From Kristen Hare | Poynter <[email protected]>
Subject George Santos and local news
Date January 11, 2023 1:30 PM
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Rep.-elect George Santos, R-N.Y., casts a vote during the seventh round of voting in the House chamber as the House meets for the third day to elect a speaker and convene the 118th Congress in Washington, Thursday, Jan. 5, 2023. (AP Photo/Alex Brandon)

Hi and happy 2023!
Of all the strange things we saw as the Republican-led House tried to elect a speaker last week, a New York senator-elect who embellished, invented and lied about his background was right among them.
But George Santos’ story ([link removed]) was on my mind for another reason.
At the end of last year, Sarah Ellison reported for The Washington Post about the North Shore Leader ([link removed]) , which questioned Santos’ wealth and background months before The New York Times took up the story.
“The Leader reluctantly endorsed ([link removed]) Santos’s Democratic opponent the next month. ‘This newspaper would like to endorse a Republican,’ it wrote, but Santos ‘is so bizarre, unprincipled and sketchy that we cannot,’ adding, ‘He boasts like an insecure child — but he’s most likely just a fabulist — a fake.’”
The story goes on to point out a few of the reasons the Leader’s reporting didn’t get picked up more widely by the national press, including a shrinking news force. For The xxxxxx, Report for America’s Steve Waldman gets into the nuances of the local news ecosystem ([link removed]) and how it impacted this story.
All valid.
But there’s also at least a little precedent for local newsrooms breaking and continuing to cover huge stories with nothing happening until national steps in.
That was the case back in 2003, when the Albany (New York) Times Union started covering the man who’d later become well known for running a sex cult ([link removed]) whose victims included a famous actress. Here’s what I wrote in 2019:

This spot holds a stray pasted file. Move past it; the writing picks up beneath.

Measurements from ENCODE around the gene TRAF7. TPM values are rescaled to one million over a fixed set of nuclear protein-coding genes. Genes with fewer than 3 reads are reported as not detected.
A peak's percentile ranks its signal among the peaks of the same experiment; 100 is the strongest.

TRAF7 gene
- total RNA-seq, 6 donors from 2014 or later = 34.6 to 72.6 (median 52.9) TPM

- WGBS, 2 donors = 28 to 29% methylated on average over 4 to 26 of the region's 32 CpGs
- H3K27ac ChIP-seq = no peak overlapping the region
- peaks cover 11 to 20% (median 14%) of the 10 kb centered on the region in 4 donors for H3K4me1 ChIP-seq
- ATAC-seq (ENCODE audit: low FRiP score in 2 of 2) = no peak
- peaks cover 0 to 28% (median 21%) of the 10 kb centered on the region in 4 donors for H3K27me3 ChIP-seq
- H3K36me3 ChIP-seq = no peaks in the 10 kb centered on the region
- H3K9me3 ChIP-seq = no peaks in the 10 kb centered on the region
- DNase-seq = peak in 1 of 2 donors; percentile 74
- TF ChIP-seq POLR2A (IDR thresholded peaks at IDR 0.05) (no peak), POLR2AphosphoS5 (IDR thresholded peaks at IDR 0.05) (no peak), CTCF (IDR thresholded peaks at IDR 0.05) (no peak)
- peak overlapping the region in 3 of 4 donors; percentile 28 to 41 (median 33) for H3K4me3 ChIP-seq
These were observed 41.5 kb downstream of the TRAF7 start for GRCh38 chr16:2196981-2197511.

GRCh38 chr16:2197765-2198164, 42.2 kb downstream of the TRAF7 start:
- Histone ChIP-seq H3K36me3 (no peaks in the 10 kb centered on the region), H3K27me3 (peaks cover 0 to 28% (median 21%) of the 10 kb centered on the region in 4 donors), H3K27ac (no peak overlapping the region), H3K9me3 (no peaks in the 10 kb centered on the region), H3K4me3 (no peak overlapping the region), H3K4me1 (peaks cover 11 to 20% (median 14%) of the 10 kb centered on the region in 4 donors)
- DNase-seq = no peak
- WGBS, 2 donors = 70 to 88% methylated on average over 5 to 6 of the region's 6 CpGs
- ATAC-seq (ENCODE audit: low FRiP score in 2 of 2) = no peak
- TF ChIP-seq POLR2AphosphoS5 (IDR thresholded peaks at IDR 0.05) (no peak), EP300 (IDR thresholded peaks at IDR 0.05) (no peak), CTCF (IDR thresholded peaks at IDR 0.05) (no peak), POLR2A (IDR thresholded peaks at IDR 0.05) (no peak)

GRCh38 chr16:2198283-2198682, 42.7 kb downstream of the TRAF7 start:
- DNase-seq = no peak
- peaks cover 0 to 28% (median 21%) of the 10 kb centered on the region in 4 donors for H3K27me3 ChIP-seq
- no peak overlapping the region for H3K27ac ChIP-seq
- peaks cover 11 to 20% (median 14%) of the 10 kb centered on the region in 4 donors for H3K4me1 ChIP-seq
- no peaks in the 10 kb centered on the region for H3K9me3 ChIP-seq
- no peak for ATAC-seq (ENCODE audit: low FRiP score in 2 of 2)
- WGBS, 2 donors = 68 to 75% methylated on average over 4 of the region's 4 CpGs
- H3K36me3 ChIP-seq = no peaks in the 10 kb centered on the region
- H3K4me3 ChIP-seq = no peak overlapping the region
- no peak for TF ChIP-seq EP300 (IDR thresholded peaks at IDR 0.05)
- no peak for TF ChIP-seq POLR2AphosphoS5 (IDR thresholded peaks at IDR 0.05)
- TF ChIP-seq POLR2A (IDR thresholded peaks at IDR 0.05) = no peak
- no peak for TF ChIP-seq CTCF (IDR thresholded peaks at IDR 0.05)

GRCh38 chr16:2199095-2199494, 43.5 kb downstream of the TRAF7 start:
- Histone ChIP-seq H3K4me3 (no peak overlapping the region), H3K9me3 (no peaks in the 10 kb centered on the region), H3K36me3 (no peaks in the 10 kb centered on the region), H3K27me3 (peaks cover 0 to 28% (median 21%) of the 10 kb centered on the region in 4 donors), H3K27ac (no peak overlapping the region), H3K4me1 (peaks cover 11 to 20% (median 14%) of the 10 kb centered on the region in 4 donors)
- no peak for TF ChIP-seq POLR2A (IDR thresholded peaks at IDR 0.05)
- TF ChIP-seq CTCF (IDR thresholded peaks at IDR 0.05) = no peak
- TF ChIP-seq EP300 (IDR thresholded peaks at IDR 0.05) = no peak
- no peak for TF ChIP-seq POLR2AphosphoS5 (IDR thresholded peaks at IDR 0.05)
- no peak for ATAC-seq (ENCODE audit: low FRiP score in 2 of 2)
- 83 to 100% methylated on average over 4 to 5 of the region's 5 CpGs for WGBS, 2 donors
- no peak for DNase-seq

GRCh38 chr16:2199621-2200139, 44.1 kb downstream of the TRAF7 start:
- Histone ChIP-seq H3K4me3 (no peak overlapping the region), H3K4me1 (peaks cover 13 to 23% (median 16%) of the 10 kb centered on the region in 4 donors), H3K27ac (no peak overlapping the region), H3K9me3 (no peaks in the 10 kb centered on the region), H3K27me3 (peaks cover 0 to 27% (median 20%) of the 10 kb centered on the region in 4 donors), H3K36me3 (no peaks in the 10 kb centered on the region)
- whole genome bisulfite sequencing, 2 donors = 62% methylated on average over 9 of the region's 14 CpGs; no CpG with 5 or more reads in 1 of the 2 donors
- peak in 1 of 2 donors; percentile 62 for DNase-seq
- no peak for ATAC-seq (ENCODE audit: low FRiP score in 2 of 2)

The Albany (New York) Times Union’s coverage of Keith Raniere and his alleged cult ([link removed]) , Nxivm (pronounced nex-ee-um, like the medicine) began in 2003. It included Raniere’s attempt to build a headquarters, countless lawsuits against detractors and defectors, his questionable business, his history of preying on minors and the group he built around himself. A reporter working at Metroland, an alt-weekly in Albany, uncovered Raniere’s tactics for persuasion, how he silenced critics and his obsession with a former girlfriend.
But nothing stopped Raniere or the group until a 2017 New York Times story.
“Why Nxivm founder Keith Raniere is only now being tried … is a lingering mystery,” said an editorial ([link removed]) in the Times Union in May. “Officials here didn’t merely drop the ball; they never even picked it up.”
Watching the Santos story and rereading the Nxivm saga (from a very different time in local news) made me think that it doesn't just take a strong local and national press to stop liars, thieves and criminals. Even when there are layers and levels of reporting, without other institutions willing to do their jobs, these guys can fall through the cracks.
The ecosystem matters, and the oldest version of it is fractured and failing right now. But other institutions matter, too.
Here’s our coverage of The Sex Cult Next Door ([link removed]) .
The other thing that stands out when local coverage breaks through is how often it’s built from solid and well-resourced investigative teams. Through that approach, there are several recent examples where local coverage ignited important changes, including The Indianapolis Star’s investigation into Larry Nassar and child sex abuse inside U.S. Gymnastics ([link removed]) , the Miami Herald’s coverage of Jeffrey Epstein’s sex trafficking ([link removed]) and the Tampa Bay Times’ investigation into a lead smelter that was poisoning employees and its community ([link removed]) .
What news are you following this year?
http:// [link removed]

Apply today for a Lipman Center Fellowship or Criminal Justice Initiative Grant.

Columbia University’s Ira A. Lipman Center for Journalism and Civil and Human Rights annually awards yearlong fellowships and grants for significant reporting projects. Fellows receive $10,000 each for projects on civil and/or human rights. Grants of $30,000 to $50,000 are awarded to local newsrooms and independent journalists for investigations into criminal justice abuse. Applications are currently open. The Fellowship deadline is Feb. 1, 2023. The Criminal Justice Grant deadline is Feb. 15, 2023.

Apply today ▸ Lipman Center Fellowship ([link removed])
▸ Criminal Justice Initiative Grant ([link removed].)

That’s it for me, thanks for reading and let’s all try not to lie about our resumes this year,

Kristen Hare
The Poynter Institute
@kristenhare ([link removed])
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